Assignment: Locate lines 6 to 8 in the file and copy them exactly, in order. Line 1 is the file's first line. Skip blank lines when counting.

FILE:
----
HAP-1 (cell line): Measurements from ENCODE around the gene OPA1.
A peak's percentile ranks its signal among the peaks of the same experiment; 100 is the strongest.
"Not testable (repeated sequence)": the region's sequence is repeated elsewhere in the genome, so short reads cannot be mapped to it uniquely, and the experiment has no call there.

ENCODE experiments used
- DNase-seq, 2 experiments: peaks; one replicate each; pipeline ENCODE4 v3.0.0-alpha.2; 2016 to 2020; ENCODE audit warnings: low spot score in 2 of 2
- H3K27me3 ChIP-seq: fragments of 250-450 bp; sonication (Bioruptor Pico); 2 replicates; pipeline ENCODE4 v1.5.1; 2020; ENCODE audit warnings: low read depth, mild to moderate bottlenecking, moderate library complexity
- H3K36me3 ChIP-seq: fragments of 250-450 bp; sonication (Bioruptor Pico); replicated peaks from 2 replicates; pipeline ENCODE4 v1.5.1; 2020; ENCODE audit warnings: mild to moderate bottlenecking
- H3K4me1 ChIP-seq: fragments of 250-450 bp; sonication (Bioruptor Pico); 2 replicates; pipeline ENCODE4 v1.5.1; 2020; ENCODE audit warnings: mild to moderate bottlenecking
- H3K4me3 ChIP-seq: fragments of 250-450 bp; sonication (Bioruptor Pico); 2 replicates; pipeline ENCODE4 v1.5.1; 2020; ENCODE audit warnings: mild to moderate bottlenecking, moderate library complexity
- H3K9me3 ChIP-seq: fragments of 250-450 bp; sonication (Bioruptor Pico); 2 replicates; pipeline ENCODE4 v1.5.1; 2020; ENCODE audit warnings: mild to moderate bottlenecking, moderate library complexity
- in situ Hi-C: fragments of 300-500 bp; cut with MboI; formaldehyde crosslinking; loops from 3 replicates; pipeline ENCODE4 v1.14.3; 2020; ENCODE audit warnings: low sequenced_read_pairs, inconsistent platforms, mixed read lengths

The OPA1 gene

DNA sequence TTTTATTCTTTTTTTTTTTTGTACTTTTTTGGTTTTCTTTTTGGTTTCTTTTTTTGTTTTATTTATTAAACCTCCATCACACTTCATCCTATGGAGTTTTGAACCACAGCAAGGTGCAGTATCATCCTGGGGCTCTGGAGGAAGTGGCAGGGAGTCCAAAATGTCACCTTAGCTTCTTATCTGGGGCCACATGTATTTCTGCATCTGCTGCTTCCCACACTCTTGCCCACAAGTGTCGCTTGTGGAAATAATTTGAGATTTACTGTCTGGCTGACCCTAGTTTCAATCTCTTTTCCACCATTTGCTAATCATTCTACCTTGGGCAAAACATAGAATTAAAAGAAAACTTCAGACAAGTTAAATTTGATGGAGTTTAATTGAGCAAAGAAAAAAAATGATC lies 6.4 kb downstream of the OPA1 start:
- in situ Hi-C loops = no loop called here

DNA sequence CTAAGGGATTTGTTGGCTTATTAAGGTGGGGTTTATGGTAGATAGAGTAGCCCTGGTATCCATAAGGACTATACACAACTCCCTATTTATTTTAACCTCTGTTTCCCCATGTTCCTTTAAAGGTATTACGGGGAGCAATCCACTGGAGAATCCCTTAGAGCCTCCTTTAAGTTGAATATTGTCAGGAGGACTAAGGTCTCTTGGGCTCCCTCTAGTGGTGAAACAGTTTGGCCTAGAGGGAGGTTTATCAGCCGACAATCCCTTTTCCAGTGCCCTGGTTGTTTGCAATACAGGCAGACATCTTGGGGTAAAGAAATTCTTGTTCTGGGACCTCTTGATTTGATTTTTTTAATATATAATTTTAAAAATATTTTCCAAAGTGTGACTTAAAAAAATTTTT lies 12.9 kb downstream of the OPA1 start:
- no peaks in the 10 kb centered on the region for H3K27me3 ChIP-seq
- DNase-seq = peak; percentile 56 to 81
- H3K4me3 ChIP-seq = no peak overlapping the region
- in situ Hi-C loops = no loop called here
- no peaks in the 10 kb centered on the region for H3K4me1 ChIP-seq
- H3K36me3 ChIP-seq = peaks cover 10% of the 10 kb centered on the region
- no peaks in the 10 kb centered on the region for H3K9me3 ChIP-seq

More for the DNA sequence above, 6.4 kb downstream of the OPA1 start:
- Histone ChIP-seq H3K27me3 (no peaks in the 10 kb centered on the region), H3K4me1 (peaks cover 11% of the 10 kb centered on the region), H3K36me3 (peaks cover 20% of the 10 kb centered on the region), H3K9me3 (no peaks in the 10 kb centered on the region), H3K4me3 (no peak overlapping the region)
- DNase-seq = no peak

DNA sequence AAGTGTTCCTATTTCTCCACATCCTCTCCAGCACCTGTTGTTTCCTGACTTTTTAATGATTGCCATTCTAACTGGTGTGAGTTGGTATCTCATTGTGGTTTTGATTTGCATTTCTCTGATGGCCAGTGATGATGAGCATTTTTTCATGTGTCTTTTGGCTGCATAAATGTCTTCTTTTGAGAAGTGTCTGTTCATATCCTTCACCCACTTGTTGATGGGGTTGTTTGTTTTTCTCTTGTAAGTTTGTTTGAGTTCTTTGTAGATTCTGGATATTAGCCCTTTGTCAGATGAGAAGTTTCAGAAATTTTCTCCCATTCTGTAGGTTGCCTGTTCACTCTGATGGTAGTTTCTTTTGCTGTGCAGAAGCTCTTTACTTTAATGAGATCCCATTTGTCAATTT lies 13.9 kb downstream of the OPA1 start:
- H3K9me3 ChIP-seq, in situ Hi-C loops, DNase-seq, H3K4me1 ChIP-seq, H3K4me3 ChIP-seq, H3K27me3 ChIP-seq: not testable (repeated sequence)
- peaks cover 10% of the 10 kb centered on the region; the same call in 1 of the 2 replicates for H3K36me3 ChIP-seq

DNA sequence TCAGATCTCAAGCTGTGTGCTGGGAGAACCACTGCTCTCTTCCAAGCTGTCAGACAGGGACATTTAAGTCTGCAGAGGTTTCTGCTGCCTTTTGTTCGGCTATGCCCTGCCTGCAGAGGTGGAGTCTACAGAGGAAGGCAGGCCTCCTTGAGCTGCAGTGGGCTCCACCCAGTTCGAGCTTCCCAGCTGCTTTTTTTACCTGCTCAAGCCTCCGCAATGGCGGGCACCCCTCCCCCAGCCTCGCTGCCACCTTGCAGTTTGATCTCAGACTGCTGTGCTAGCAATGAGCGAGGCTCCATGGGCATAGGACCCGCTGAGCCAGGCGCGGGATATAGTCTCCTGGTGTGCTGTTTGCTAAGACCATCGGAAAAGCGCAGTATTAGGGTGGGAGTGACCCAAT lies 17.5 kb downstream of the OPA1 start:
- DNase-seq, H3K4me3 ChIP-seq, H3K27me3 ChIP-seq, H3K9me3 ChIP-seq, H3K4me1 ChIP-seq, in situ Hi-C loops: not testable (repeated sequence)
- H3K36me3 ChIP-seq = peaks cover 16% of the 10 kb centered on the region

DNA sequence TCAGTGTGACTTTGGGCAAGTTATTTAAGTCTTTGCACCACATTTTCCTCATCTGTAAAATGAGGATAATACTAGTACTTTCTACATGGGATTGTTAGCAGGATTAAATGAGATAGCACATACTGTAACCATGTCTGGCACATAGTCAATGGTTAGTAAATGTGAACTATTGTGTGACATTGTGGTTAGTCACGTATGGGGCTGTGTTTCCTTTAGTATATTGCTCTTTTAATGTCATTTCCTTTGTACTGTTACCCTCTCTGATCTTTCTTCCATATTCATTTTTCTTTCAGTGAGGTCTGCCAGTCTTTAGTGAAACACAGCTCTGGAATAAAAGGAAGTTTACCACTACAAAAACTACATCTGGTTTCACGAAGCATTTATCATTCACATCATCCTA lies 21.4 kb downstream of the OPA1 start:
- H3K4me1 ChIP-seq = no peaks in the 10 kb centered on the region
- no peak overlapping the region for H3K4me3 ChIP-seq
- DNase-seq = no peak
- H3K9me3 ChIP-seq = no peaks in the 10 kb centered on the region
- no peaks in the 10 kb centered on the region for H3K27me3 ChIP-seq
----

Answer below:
- H3K27me3 ChIP-seq: fragments of 250-450 bp; sonication (Bioruptor Pico); 2 replicates; pipeline ENCODE4 v1.5.1; 2020; ENCODE audit warnings: low read depth, mild to moderate bottlenecking, moderate library complexity
- H3K36me3 ChIP-seq: fragments of 250-450 bp; sonication (Bioruptor Pico); replicated peaks from 2 replicates; pipeline ENCODE4 v1.5.1; 2020; ENCODE audit warnings: mild to moderate bottlenecking
- H3K4me1 ChIP-seq: fragments of 250-450 bp; sonication (Bioruptor Pico); 2 replicates; pipeline ENCODE4 v1.5.1; 2020; ENCODE audit warnings: mild to moderate bottlenecking